17 Feb 6 WEARABLE TECH ITEMS YOU’D ACTUALLY USE IN REAL LIFE
Here at Ladyland some of us still dream of becoming Angelina Jolie’s character in Hackers, so we’ve decided it’s high time we got more teched-up. And who better to introduce some of the hot little gadgets that will change our lives (really) than guest writer Sophie Ewen, strategic account director at Blippar – the company that is bringing the physical world to life through smart phones and tablets.
I have begun a new career in the tech industry recently – an industry I once thought was just for boys, but these smart examples of wearable tech (not to mention the even smarter women in the biz) beg to differ. Practical and beautiful – note the designer collabs on the fitness tracker and phone charger – I want them all!
The Ringly is both a beautiful bauble and a super gadget that connects to your phone and alerts you to the things that matter, whether it’s a meeting with your boss or a message from your mum. The key is, it does it discreetly – because being glued to the screen of your smartphone is so déclassé. Through customised vibrations and light, the Ringly allows you to keep your phone tucked away with the peace of mind of not missing a thing. Made with 18K matte gold and faceted precious and semi-precious stones, it is available to pre-order from USD $195.
The Tile is designed for the person who is constantly losing stuff (hands up if you couldn’t find your keys this morning). Beautifully small and smart, when attached to your favourite things it connects them to your phone so you can locate them! How cool… I was planning on making my husband a suit from velcro as he has lost too many things to count, but this is far simpler and way more stylish. At a cost USD $25 per tile with offers on multiple purchases, this is an affordable piece of tech that performs a priceless task!
An exclusive collaboration between Tory Burch and Fitbit, the Fret Pendant Necklace is for those who don’t want to wear their fitness tracker on their wrist (it might not accessories well with the work wardrobe, darling!). Made of stainless steel, it’s based on the decorative, open fretwork a signature of Tory Burch design. Take note that you need to buy the products separately: that’s £155 for the necklace and if you don’t have a Fitbit Flex that will cost you a further £79.99… but sometimes a beautiful necklace is just worth it!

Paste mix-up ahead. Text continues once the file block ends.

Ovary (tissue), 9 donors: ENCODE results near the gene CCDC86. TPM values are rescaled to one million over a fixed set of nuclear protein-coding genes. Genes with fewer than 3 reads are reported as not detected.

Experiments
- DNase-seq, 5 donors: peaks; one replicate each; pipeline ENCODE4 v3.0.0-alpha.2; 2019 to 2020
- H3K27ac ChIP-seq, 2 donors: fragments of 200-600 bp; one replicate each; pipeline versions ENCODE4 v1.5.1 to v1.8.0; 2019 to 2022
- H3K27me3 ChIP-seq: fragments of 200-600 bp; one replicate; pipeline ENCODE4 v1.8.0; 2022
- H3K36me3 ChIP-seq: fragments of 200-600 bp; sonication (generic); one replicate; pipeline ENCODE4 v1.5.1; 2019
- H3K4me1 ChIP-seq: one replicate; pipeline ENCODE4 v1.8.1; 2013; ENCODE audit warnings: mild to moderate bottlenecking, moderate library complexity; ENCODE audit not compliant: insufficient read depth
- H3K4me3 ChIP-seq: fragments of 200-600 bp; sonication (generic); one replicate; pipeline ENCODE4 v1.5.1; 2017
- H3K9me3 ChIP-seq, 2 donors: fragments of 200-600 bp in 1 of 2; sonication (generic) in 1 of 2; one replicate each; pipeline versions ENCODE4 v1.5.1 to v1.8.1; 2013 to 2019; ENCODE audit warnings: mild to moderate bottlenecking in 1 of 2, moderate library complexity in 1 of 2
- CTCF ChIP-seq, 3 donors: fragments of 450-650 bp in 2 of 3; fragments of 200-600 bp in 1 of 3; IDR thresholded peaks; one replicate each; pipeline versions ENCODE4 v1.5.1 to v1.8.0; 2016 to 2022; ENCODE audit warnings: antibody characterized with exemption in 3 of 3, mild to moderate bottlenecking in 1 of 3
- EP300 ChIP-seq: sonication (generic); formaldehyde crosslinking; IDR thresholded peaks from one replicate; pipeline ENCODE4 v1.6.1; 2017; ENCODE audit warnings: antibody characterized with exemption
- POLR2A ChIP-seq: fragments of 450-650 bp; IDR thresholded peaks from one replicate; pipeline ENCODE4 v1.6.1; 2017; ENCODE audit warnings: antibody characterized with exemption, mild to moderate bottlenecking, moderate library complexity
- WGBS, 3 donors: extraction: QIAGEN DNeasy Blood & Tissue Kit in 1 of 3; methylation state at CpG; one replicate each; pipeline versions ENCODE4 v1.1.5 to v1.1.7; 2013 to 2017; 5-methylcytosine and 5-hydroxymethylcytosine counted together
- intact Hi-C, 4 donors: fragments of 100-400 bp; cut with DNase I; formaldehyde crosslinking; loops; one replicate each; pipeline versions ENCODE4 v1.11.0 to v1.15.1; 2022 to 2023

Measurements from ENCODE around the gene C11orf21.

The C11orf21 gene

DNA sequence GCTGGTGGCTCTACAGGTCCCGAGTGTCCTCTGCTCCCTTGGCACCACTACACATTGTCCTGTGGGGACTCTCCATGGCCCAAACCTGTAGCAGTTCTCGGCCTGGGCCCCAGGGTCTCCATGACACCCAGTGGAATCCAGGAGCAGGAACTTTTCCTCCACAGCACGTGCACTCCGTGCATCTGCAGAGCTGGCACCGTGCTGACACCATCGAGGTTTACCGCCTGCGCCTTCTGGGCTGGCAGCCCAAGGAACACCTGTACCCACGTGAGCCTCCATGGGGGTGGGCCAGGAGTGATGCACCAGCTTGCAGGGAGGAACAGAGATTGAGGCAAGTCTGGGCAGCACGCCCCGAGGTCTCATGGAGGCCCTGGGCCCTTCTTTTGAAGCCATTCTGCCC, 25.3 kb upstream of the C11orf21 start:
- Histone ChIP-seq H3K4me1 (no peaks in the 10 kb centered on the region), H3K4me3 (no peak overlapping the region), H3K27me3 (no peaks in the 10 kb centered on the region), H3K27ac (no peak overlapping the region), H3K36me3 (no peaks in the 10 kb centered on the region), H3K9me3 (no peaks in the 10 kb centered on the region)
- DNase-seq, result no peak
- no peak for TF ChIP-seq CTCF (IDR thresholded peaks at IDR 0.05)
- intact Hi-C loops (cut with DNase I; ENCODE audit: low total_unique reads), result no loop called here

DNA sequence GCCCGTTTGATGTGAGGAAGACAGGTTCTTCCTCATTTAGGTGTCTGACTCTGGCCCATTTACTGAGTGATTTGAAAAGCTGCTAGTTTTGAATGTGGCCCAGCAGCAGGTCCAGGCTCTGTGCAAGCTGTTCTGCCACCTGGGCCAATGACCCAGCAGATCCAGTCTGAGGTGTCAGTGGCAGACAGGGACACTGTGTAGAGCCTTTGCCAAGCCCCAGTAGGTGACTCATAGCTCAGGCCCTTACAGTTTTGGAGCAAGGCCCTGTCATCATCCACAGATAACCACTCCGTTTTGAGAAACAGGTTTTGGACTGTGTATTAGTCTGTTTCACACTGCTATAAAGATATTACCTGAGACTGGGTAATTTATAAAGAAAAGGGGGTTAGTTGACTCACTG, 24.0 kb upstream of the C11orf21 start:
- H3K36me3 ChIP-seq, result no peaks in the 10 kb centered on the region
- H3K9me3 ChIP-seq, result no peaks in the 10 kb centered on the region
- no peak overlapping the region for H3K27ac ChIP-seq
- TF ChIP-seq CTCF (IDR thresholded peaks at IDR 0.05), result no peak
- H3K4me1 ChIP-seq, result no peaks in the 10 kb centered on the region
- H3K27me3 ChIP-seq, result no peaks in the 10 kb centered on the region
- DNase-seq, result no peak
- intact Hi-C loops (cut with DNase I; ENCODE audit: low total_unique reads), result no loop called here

Smart phones have made the need for head phones more important… so why not make them stylish too? Frends with Benefits has introduced an over-ear headphone range with interchangeable caps to suit your mood or your outfit. In keeping with the approach of combining form and function, Frends has also collaborated with luxury accessories designer Rebecca Minkoff. Prices start from €219.95.
June is a beautifully crafted bracelet that monitors your exposure to the sun, recommending SFP and making sure you don’t get burnt. As with other wearables it connects to your smart phone to deliver the data. Costing €95, you can chose from three colours of Gem placed on either a leather or premium silicone strap.
Rebecca Minkoff is back again, this time collaborating with Case Mate: producers of smartphone accessories. Ever found yourself hoping your battery lasts all night just in case the babysitter calls or you can’t look at your phone during an evening of client entertaining? Well look no further than this compact mobile charger. A master class in blending style and functionality, the collection also includes a gold chain-link notification bracelet and studded lighting cable bracelet.
An award-winning advertising and media maven with 20 years in the industry under her belt, Sophie Ewen has leapt into the world of interactivity and ‘augmented reality’ at Blippar – which was obviously meant to be, as she’s always had a thing for shiny new gadgets and has was regularly caught taking sneak peaks at her husband’s gadget mags. She’s also notorious for throwing impromptu dinner parties, and has had a long-standing love affair with design: in a parallel life, she would be a furniture designer.